Life continues to happen, even when training for a marathon, even when doing a PhD. These things have me excited, but there are other things, I’ve discovered.

I had been getting busy with my work and running. Moreover, I had just gotten to a place where I felt happy and fulfilled alone. I resented the pitying remarks on facebook about my “new” relationship status. I thought, fuck, man, my life is great, better than it has ever been.

I was going to continue on with the dating stuff, maybe slow it down. But continue; I (mostly) enjoyed it in and of itself, without particular attention to the “end-game”.

A few short weeks ago, a fellow got in contact with me on an internet dating site. There were a few things on the profile that nearly had me sending a “no thanks” return message immediately (will go into that later). But I slept on it, and then decided to give him the benefit of the doubt. I got a prompt email reply. He seemed nice. He was off on holidays and wanted to meet up with me before he went, so we promptly arranged a get together.

Most first dates are a bit like job interviews. This one was not – the conversation flowed freely, pleasantly. How do I write about it without it sounding cliched? I felt excited, not in a heart-pounding butterflies way, but in a comfortable, easy, happy way. We had a lovely night, and a second date was arranged for that weekend. Same again – happy, comfortable.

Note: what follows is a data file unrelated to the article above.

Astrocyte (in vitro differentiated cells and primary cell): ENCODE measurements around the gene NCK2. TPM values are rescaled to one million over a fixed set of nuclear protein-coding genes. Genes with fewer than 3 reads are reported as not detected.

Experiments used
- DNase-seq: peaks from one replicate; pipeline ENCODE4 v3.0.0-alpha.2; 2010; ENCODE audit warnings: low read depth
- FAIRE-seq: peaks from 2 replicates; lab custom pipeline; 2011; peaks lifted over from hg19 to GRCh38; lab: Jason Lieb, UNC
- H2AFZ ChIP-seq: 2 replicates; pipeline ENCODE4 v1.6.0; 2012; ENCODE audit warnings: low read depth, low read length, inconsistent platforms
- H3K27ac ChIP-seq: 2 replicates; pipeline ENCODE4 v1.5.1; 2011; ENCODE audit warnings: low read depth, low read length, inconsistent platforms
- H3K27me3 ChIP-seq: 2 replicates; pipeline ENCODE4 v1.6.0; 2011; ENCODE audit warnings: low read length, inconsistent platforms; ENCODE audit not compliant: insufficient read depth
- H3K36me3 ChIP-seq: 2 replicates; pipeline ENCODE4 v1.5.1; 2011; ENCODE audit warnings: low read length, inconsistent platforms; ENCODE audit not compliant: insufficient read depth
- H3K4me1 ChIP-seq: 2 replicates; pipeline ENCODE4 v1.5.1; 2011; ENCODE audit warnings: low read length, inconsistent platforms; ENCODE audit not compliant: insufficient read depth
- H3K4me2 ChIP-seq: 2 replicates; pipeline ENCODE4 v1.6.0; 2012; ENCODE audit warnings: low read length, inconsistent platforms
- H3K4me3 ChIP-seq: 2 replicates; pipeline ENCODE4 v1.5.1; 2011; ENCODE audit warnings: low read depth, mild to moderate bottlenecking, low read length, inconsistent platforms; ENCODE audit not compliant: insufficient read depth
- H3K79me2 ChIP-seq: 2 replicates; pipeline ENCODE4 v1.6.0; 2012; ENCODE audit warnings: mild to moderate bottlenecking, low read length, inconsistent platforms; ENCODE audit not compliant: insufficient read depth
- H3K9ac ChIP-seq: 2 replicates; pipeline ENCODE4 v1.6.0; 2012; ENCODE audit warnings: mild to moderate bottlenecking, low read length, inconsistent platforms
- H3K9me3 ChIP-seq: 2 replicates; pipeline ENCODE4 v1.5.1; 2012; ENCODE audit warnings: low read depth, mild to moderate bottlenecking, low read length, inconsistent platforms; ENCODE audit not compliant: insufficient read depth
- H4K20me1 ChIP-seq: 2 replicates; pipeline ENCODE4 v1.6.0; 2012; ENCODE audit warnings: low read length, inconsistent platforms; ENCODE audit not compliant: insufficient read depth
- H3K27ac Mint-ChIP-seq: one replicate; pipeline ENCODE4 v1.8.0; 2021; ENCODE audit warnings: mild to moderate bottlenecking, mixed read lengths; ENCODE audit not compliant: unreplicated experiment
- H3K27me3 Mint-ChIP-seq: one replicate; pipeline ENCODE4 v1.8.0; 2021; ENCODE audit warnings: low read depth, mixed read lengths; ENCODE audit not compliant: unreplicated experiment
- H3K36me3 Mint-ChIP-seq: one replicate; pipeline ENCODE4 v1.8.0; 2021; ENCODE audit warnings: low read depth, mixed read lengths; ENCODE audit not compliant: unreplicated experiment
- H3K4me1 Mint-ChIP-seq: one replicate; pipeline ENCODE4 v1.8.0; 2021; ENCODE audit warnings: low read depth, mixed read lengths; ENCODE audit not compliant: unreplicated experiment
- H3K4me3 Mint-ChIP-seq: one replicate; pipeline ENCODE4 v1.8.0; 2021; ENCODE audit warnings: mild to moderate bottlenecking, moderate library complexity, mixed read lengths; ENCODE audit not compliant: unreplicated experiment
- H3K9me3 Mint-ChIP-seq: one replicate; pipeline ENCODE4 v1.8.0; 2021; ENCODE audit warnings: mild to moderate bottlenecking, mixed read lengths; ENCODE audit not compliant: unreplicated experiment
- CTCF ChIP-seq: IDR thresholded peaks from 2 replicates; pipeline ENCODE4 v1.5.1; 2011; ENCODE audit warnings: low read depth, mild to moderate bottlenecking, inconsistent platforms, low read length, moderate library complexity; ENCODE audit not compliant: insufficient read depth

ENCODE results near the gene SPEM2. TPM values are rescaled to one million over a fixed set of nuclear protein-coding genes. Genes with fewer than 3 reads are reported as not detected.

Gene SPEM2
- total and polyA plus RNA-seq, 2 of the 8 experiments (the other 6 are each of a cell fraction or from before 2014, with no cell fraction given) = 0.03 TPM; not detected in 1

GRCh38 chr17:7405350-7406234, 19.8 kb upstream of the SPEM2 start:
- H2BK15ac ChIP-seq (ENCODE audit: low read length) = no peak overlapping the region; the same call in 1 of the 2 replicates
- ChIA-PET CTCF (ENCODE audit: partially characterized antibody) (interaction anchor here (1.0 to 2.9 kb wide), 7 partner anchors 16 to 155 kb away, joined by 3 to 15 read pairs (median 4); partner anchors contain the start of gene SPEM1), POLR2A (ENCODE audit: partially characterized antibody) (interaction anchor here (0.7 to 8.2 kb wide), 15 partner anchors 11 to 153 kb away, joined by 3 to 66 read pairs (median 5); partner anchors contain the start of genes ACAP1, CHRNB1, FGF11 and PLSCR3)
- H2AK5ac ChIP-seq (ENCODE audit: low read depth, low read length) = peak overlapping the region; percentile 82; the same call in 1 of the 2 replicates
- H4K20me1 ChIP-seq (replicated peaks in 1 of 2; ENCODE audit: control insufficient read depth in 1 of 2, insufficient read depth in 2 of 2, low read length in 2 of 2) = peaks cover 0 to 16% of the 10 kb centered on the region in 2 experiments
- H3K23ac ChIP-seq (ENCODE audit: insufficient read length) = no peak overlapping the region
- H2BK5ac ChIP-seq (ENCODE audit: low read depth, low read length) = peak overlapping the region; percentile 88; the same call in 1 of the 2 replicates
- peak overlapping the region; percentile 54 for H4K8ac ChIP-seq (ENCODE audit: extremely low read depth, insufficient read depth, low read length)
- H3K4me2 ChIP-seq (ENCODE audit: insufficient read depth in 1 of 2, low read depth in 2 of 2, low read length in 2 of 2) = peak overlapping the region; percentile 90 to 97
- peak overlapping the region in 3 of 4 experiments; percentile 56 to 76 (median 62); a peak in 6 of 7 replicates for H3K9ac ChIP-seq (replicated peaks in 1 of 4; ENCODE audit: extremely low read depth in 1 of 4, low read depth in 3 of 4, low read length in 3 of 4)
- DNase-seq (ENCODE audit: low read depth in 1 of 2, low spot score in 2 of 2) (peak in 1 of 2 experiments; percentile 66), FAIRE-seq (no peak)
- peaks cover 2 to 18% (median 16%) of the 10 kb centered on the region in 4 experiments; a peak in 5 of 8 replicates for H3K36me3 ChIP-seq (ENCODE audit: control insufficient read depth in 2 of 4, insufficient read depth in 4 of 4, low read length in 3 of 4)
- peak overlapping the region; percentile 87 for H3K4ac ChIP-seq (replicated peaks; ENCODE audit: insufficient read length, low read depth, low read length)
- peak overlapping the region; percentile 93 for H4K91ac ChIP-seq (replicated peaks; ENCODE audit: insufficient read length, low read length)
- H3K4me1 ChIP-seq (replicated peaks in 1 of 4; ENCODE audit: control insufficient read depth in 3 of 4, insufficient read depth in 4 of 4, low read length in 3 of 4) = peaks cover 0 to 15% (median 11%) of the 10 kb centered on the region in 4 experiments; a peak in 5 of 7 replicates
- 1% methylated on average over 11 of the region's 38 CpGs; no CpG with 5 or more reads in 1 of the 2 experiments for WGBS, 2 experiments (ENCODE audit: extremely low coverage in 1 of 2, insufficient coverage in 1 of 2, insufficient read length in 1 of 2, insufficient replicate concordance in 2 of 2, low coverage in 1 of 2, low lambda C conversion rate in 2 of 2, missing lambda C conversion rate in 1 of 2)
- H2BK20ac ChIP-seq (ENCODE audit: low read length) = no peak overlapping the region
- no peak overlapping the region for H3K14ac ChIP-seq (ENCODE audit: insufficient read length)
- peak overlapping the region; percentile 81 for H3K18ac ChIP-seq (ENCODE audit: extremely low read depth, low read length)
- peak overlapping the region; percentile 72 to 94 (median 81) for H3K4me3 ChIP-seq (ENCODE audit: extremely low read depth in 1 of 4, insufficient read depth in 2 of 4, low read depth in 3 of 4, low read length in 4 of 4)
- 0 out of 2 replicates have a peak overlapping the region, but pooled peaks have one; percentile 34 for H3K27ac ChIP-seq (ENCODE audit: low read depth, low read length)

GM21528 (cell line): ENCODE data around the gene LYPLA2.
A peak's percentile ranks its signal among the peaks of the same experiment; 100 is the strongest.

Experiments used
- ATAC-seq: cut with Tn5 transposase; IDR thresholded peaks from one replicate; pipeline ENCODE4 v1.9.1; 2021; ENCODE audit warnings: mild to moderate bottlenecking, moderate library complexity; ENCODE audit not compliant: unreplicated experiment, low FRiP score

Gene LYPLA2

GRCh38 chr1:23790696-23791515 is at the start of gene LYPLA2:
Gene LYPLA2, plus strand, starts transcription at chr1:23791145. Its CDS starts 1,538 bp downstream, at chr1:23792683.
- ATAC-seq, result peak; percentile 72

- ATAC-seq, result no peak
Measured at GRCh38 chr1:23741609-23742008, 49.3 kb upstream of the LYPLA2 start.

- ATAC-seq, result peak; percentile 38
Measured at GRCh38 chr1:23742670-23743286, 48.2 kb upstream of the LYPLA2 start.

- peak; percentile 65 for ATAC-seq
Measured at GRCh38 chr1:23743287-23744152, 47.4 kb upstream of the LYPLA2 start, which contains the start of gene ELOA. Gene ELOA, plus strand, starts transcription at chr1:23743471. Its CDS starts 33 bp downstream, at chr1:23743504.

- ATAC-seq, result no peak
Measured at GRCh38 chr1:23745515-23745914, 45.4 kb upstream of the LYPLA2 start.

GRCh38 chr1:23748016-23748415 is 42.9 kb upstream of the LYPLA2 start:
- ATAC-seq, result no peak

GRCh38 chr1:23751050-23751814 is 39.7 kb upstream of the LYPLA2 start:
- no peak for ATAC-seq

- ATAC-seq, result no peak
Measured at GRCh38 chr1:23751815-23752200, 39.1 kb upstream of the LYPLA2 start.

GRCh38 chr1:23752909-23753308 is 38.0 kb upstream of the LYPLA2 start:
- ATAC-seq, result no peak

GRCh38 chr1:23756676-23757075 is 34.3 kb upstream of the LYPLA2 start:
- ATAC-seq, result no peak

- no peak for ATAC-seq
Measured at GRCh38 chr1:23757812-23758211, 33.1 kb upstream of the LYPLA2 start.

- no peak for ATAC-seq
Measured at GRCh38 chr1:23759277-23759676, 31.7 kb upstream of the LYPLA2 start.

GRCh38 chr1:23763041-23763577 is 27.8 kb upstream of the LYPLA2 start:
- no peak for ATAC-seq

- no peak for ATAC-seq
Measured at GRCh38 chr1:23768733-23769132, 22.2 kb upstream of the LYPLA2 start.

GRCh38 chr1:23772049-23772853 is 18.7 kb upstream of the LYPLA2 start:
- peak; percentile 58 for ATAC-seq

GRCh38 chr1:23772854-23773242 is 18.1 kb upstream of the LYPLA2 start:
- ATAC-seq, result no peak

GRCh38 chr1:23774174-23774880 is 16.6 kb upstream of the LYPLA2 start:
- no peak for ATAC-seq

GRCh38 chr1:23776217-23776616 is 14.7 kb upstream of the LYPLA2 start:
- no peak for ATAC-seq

Long story short, I went to meet him and his (8 and 10 year old) daughters in Hobart, where they were holidaying. A prolonged third date.

There is all the “too soon” stuff that entered my head, but then I thought, hey, what the hell else am I doing this Easter? Nothing! So I went.

I had an amazing, joyous time. Not just sharing it with one person, but with three people. Three great people.

There is more stuff planned, but I feel a bit funny about sharing it. Like I will jinx it or something. I don’t know. There are a lot of emotions gushing around, most of them good.

I had not expected this to happen…..what it will turn out as is hard to say, but it certainly feels good. Easy. Lovely.

Am off to London in five days….this is exciting. So much to do…..

Miss me?

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I have been a bit slack, sorry.

Life has been interesting lately. Interesting good. Interesting interesting. A bit of a roller coaster. So much keeps happening and things seem to change week to week. And yes I am being deliberately cryptic.

So, the running. Yes, I am still running.

I did my very last 3 hour run last Sunday the 25th of March. I ran very strongly, for me. Not even the slowest I can run, managed a few kms sub 7 minutes, on the flat. There were quite a few hills. I also finished really strong, with my final 1.5km about 30 sec per km faster than average. So I felt great.

The only problem was some butt and hammy pain. The ITB was nice and quiet.

Last Thursday, I went to the sports doc. He had a good look at me. He did not make too much of a big deal, told me I had some friction symptoms around the lower part of the ITB. Then he had a look at my back, butt and hammies. He said that the pain was likely due to nerve root irritation from a previous slipped disc rather than from the hammy itself. I have been put on a course of celebrex. Hopefully it gets better.

I have come down with a bit of a lurgy – this and the back issues meant that I took the weekend off running. I figure I have my base, just got to keep it ticking over.

Oooh, and last wednesday – a PB in the 4km time trial – I ran 25:10! Usually I am a bit cactus the wednesday after a long run, and not doing too well with speed sessions, but I did alright on that one!

Today, lots of shit to sort out. Am a bit tired. Need a holiday. Heading off to Tassie on the weekend – should be nice!

Not long now, peeps. Not long.